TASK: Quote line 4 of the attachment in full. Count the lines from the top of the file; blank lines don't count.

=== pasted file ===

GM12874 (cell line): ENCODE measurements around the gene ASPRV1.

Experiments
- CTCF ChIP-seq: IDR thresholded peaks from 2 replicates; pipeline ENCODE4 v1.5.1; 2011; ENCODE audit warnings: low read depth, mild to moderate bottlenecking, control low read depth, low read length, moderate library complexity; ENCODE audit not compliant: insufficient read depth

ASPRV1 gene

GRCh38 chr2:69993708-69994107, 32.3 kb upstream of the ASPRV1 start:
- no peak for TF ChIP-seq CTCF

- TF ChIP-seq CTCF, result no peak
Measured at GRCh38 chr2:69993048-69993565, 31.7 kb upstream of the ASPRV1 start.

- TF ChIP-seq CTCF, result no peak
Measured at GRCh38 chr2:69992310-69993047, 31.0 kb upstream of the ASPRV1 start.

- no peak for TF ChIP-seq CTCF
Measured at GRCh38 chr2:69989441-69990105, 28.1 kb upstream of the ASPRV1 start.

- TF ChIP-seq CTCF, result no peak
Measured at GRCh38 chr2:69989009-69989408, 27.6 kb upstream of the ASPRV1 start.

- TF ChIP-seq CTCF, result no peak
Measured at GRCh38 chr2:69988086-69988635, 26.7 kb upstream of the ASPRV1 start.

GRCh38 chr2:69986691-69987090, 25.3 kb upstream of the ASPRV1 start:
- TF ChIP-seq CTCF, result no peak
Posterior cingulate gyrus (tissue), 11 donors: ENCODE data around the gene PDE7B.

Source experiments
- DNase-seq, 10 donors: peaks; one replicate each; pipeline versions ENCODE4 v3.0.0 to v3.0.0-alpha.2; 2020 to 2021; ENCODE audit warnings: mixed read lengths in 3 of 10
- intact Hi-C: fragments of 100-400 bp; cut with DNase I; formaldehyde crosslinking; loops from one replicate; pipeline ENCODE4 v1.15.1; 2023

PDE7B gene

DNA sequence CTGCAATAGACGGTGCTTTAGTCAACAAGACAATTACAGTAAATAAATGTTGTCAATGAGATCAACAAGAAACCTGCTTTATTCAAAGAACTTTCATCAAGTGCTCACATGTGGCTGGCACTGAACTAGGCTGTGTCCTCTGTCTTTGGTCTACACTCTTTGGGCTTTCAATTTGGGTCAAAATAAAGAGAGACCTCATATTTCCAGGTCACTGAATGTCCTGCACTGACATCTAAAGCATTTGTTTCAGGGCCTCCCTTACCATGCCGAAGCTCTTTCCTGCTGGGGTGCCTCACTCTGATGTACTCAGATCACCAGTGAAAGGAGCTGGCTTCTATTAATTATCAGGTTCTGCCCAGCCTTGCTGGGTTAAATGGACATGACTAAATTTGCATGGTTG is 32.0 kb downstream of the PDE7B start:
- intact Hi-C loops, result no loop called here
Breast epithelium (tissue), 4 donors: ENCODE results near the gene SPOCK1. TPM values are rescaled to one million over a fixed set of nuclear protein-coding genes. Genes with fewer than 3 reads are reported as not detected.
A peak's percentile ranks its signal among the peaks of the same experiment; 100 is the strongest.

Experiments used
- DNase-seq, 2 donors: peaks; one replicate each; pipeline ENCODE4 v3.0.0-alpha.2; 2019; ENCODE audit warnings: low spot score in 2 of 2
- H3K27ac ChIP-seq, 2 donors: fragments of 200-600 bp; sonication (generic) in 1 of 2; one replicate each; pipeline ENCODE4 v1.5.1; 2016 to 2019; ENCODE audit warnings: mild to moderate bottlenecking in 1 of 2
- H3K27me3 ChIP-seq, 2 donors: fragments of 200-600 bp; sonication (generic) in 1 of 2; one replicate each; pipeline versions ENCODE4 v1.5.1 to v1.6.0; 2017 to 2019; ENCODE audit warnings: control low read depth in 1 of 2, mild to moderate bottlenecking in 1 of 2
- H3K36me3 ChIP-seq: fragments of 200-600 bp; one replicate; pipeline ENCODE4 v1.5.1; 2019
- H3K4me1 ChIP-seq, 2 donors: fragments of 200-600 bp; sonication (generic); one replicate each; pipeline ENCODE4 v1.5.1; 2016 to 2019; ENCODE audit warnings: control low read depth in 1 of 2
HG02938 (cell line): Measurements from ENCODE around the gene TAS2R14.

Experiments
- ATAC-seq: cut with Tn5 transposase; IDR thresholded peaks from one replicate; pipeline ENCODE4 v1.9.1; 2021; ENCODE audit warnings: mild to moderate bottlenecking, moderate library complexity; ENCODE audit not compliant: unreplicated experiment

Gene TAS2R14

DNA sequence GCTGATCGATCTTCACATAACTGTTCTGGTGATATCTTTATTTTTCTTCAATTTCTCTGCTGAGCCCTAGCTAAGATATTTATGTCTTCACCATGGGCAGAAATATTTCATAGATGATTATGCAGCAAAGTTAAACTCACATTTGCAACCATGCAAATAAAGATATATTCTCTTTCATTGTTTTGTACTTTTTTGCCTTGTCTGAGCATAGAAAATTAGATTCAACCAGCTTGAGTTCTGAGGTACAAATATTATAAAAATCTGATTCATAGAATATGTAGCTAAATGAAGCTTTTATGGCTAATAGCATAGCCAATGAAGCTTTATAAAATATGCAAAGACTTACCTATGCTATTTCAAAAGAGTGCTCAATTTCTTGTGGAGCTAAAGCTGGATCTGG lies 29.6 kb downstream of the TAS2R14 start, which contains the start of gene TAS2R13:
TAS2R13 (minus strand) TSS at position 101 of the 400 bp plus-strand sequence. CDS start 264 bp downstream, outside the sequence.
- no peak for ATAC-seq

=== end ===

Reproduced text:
ASPRV1 gene